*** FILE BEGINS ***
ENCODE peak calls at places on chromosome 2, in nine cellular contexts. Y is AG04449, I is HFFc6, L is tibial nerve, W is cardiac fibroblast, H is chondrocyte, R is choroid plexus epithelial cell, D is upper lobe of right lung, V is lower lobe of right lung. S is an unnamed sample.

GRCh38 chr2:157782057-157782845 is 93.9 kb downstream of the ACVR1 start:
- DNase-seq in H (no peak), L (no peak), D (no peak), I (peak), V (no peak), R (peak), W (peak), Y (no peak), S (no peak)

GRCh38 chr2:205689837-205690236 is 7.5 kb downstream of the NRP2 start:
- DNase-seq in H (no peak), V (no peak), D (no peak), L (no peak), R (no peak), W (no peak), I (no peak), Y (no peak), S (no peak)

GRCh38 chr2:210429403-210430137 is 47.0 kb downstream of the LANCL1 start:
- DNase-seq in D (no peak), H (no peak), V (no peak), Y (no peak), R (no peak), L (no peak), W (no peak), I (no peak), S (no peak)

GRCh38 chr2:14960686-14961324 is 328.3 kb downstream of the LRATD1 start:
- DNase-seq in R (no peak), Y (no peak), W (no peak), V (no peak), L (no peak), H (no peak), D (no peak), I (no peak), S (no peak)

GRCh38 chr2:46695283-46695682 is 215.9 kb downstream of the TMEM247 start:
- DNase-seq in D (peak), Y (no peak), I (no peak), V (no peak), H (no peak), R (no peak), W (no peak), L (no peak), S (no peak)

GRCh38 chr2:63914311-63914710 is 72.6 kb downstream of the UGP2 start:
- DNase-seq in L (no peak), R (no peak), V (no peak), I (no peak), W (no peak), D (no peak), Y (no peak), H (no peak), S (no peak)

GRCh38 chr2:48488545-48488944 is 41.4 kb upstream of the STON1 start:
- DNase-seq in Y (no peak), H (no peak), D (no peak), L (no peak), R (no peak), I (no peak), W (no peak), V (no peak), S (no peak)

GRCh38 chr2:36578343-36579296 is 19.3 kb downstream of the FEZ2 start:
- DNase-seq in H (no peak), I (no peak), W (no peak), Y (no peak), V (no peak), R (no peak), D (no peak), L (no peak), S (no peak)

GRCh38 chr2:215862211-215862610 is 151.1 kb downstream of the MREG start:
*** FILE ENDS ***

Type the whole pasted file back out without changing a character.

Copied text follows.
ENCODE peak calls at places on chromosome 2, in nine cellular contexts. Y is AG04449, I is HFFc6, L is tibial nerve, W is cardiac fibroblast, H is chondrocyte, R is choroid plexus epithelial cell, D is upper lobe of right lung, V is lower lobe of right lung. S is an unnamed sample.

GRCh38 chr2:157782057-157782845 is 93.9 kb downstream of the ACVR1 start:
- DNase-seq in H (no peak), L (no peak), D (no peak), I (peak), V (no peak), R (peak), W (peak), Y (no peak), S (no peak)

GRCh38 chr2:205689837-205690236 is 7.5 kb downstream of the NRP2 start:
- DNase-seq in H (no peak), V (no peak), D (no peak), L (no peak), R (no peak), W (no peak), I (no peak), Y (no peak), S (no peak)

GRCh38 chr2:210429403-210430137 is 47.0 kb downstream of the LANCL1 start:
- DNase-seq in D (no peak), H (no peak), V (no peak), Y (no peak), R (no peak), L (no peak), W (no peak), I (no peak), S (no peak)

GRCh38 chr2:14960686-14961324 is 328.3 kb downstream of the LRATD1 start:
- DNase-seq in R (no peak), Y (no peak), W (no peak), V (no peak), L (no peak), H (no peak), D (no peak), I (no peak), S (no peak)

GRCh38 chr2:46695283-46695682 is 215.9 kb downstream of the TMEM247 start:
- DNase-seq in D (peak), Y (no peak), I (no peak), V (no peak), H (no peak), R (no peak), W (no peak), L (no peak), S (no peak)

GRCh38 chr2:63914311-63914710 is 72.6 kb downstream of the UGP2 start:
- DNase-seq in L (no peak), R (no peak), V (no peak), I (no peak), W (no peak), D (no peak), Y (no peak), H (no peak), S (no peak)

GRCh38 chr2:48488545-48488944 is 41.4 kb upstream of the STON1 start:
- DNase-seq in Y (no peak), H (no peak), D (no peak), L (no peak), R (no peak), I (no peak), W (no peak), V (no peak), S (no peak)

GRCh38 chr2:36578343-36579296 is 19.3 kb downstream of the FEZ2 start:
- DNase-seq in H (no peak), I (no peak), W (no peak), Y (no peak), V (no peak), R (no peak), D (no peak), L (no peak), S (no peak)

GRCh38 chr2:215862211-215862610 is 151.1 kb downstream of the MREG start: